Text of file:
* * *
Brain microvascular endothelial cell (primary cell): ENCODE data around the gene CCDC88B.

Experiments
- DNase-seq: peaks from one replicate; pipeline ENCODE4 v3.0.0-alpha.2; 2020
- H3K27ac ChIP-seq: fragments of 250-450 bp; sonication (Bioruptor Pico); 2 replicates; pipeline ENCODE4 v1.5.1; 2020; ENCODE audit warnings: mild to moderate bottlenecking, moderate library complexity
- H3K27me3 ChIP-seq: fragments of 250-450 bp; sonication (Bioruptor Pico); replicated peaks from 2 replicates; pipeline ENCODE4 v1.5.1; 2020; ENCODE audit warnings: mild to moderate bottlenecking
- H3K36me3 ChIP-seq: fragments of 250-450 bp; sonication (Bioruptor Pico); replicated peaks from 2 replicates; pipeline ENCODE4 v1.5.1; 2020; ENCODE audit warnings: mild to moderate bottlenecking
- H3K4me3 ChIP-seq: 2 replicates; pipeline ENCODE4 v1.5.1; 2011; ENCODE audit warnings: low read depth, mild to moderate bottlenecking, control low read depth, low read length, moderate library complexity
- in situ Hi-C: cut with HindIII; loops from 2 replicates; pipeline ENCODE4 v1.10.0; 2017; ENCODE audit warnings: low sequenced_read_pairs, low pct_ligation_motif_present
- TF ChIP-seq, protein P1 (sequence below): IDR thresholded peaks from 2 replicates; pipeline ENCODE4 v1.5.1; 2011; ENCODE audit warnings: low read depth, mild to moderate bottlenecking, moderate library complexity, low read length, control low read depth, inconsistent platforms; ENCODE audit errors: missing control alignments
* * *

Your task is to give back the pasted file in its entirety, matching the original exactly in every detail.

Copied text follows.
Brain microvascular endothelial cell (primary cell): ENCODE data around the gene CCDC88B.

Experiments
- DNase-seq: peaks from one replicate; pipeline ENCODE4 v3.0.0-alpha.2; 2020
- H3K27ac ChIP-seq: fragments of 250-450 bp; sonication (Bioruptor Pico); 2 replicates; pipeline ENCODE4 v1.5.1; 2020; ENCODE audit warnings: mild to moderate bottlenecking, moderate library complexity
- H3K27me3 ChIP-seq: fragments of 250-450 bp; sonication (Bioruptor Pico); replicated peaks from 2 replicates; pipeline ENCODE4 v1.5.1; 2020; ENCODE audit warnings: mild to moderate bottlenecking
- H3K36me3 ChIP-seq: fragments of 250-450 bp; sonication (Bioruptor Pico); replicated peaks from 2 replicates; pipeline ENCODE4 v1.5.1; 2020; ENCODE audit warnings: mild to moderate bottlenecking
- H3K4me3 ChIP-seq: 2 replicates; pipeline ENCODE4 v1.5.1; 2011; ENCODE audit warnings: low read depth, mild to moderate bottlenecking, control low read depth, low read length, moderate library complexity
- in situ Hi-C: cut with HindIII; loops from 2 replicates; pipeline ENCODE4 v1.10.0; 2017; ENCODE audit warnings: low sequenced_read_pairs, low pct_ligation_motif_present
- TF ChIP-seq, protein P1 (sequence below): IDR thresholded peaks from 2 replicates; pipeline ENCODE4 v1.5.1; 2011; ENCODE audit warnings: low read depth, mild to moderate bottlenecking, moderate library complexity, low read length, control low read depth, inconsistent platforms; ENCODE audit errors: missing control alignments